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Border dispute erupts between UK and France over Dover travel chaos

Cars queue at Dover border controls
Cars queue at Dover border controls Copyright Gareth Fuller/AP
Copyright Gareth Fuller/AP
By Sophia KhatsenkovaIsabella Jewell
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Queues of cars and lorries at the port of Dover in the UK over the weekend have led to a dispute between British and French officials over who is to blame.


A cross-Channel dispute has erupted after a weekend of travel chaos at the port of Dover, which saw holidaymakers and freight workers stuck in queues for hours before border checks. 

Some drivers said they could not move for over six hours, quickly running out of snacks and patience, as images circulated of miles of stationary vehicles on social media. 

Lorry queues Dover

British politicians quickly blamed France for the travel disruption, with Foreign Secretary Liz Truss - who is campaigning to replace Prime Minister Boris Johnson - stating that French staff shortages were the issue.

On Saturday, at a campaign rally in Kent near Dover, Truss said, "The fact is the French authorities have not put enough people on the border."

"This is a situation that has been caused by a lack of resources at the border, and that is what the French authorities need to address," she stated.

France rejected the claims, with Transport Minister Clement Beaune taking to Twitter to say that the UK's policy decisions were behind last weekend's gridlock.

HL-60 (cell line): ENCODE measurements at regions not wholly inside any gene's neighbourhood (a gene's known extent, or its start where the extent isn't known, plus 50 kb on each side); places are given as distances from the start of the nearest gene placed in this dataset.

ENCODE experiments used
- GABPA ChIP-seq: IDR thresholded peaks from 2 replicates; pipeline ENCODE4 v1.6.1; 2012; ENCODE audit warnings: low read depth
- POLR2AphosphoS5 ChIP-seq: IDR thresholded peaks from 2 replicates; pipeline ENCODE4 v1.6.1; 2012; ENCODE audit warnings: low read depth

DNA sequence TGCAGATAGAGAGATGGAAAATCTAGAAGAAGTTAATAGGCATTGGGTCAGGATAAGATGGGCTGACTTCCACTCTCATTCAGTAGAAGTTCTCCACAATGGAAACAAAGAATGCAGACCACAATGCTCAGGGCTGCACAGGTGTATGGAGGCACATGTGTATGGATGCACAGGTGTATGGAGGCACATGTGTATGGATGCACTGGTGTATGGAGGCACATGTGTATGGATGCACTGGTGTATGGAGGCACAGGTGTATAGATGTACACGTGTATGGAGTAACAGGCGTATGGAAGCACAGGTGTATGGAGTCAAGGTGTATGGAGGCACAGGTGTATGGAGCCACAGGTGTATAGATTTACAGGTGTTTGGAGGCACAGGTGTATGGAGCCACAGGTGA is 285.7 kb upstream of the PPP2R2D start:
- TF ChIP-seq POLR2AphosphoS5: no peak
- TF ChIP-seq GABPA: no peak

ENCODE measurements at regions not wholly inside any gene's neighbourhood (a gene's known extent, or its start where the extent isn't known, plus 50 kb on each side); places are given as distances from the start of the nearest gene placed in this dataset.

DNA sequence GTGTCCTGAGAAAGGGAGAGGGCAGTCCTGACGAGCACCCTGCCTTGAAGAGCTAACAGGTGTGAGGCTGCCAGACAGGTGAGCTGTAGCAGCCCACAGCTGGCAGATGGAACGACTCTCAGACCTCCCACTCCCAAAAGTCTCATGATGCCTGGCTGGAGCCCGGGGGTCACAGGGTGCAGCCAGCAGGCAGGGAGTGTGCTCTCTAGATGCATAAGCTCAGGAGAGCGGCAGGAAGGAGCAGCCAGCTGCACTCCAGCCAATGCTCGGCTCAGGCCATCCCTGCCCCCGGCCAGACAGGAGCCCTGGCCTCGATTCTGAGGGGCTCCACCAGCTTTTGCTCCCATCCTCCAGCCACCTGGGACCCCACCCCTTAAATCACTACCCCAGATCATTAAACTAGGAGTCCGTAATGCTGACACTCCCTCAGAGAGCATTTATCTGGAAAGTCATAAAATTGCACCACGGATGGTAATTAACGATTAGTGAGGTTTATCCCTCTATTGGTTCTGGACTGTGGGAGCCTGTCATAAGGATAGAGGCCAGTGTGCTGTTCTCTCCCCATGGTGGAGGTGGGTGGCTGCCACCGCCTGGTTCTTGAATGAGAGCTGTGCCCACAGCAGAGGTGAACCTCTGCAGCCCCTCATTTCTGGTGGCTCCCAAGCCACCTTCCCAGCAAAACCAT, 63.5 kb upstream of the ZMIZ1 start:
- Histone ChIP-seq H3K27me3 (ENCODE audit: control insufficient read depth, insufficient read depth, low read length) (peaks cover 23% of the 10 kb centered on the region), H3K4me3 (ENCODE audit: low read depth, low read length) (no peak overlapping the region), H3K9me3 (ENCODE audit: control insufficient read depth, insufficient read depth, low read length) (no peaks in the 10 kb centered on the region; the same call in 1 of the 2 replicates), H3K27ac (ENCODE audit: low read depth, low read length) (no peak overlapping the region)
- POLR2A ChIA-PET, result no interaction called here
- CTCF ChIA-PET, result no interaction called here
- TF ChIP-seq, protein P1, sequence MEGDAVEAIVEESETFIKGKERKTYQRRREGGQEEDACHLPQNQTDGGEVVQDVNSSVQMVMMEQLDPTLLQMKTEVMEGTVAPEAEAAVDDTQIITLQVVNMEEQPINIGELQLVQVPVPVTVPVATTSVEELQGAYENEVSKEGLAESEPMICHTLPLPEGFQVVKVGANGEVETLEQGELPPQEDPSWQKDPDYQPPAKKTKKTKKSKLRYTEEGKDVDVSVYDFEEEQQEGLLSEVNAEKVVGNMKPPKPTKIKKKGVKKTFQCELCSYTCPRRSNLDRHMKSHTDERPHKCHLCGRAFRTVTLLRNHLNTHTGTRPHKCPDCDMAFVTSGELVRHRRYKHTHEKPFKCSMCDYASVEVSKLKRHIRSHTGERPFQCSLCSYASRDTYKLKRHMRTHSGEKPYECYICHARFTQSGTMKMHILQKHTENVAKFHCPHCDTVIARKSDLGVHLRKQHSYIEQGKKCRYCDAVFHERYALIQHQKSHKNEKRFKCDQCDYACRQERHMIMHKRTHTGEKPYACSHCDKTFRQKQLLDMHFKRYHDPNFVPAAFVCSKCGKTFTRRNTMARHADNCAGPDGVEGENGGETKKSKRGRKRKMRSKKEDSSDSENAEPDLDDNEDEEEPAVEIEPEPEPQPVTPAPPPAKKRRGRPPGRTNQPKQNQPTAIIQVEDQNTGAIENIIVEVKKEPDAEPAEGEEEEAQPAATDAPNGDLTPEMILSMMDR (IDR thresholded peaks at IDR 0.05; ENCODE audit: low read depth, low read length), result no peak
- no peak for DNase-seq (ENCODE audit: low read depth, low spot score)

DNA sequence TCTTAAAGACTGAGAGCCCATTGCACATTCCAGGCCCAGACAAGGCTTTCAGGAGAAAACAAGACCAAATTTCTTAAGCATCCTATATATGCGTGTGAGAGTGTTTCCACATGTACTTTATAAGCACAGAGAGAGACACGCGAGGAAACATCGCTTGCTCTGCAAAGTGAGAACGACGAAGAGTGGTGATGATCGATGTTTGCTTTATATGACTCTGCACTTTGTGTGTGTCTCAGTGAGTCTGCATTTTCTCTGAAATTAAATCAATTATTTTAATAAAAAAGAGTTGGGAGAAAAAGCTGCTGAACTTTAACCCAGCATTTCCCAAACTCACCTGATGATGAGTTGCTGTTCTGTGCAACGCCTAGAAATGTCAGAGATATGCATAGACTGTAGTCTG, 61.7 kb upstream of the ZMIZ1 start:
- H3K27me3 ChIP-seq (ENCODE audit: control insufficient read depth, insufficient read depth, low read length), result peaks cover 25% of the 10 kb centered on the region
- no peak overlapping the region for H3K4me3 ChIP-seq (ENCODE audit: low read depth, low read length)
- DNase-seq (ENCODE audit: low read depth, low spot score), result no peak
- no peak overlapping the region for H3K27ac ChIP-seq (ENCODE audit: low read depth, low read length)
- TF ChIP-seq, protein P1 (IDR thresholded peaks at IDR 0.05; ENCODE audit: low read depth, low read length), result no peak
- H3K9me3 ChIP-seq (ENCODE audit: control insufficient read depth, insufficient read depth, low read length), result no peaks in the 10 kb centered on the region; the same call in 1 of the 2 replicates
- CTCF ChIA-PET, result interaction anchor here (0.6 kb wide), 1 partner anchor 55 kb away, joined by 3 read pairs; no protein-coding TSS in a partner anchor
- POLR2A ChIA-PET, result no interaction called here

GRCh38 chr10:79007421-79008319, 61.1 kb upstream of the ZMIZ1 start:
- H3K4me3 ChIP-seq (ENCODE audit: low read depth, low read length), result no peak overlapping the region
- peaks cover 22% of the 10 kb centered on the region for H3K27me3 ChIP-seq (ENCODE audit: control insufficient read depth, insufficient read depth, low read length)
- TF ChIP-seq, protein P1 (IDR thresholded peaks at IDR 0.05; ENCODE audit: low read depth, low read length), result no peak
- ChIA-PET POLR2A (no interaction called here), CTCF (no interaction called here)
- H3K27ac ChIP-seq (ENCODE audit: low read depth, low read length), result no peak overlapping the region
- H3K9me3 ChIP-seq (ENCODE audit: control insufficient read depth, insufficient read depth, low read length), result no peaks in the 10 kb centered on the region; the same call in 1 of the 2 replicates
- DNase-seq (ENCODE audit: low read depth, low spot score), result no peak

"French authorities are prepared to control our borders and facilitate traffic as much as possible. But France is not responsible for Brexit," Beaune said.

Right-wing MP for Calais Pierre-Henri Dumont echoed this sentiment, writing on the social media platform that the delays were an "aftermath of Brexit" rather than a failure of the French authorities. 

Since Britain left the European Union in 2020, UK tourists and travellers have faced increased document checks at the borders, meaning the process is slower than before the transition period.

Usually, passengers are advised to arrive between 60 and 90 minutes before departure to go through controls. However, last weekend, ferry companies asked passengers to get to Dover at least three hours early, with some still missing boarding. 

Brexit opportunities minister and firm Liz Truss supporter Jacob Rees-Mogg laid the blame firmly at the feet of the French, telling The Telegraph that British holidays are being "sabotaged" by France's "incompetence".

In a bizarre turn of events in this ongoing war of words, the campaign group Led By Donkeys joined the queue of cars and trucks, playing a video on a large screen of British Conservative politicians during the Brexit campaign in 2016. 

Rees-Mogg was seen in one of the clips, promising "the delays will not be at Dover, they'll be at Calais."

Since it was posted on Monday, the video has received thousands of likes and retweets due to the stark contrast between 2016 Brexit pledges and the fraught situation on the ground in Dover last weekend. 

Since this morning, the congestion has subsided, with port officials announcing "normal flows of traffic" again by the border and "minimal dwell time" for cars and lorries.

This comes after their statement this morning labelling the resources at the French border "woefully inadequate" despite anticipated high numbers of travellers headed to France as the summer getaway commences. 

Ahead of the second most busy period for travelling of the summer next weekend, British and French authorities will need to work together to ensure that adequate resources are in place to limit similar disruption next weekend.

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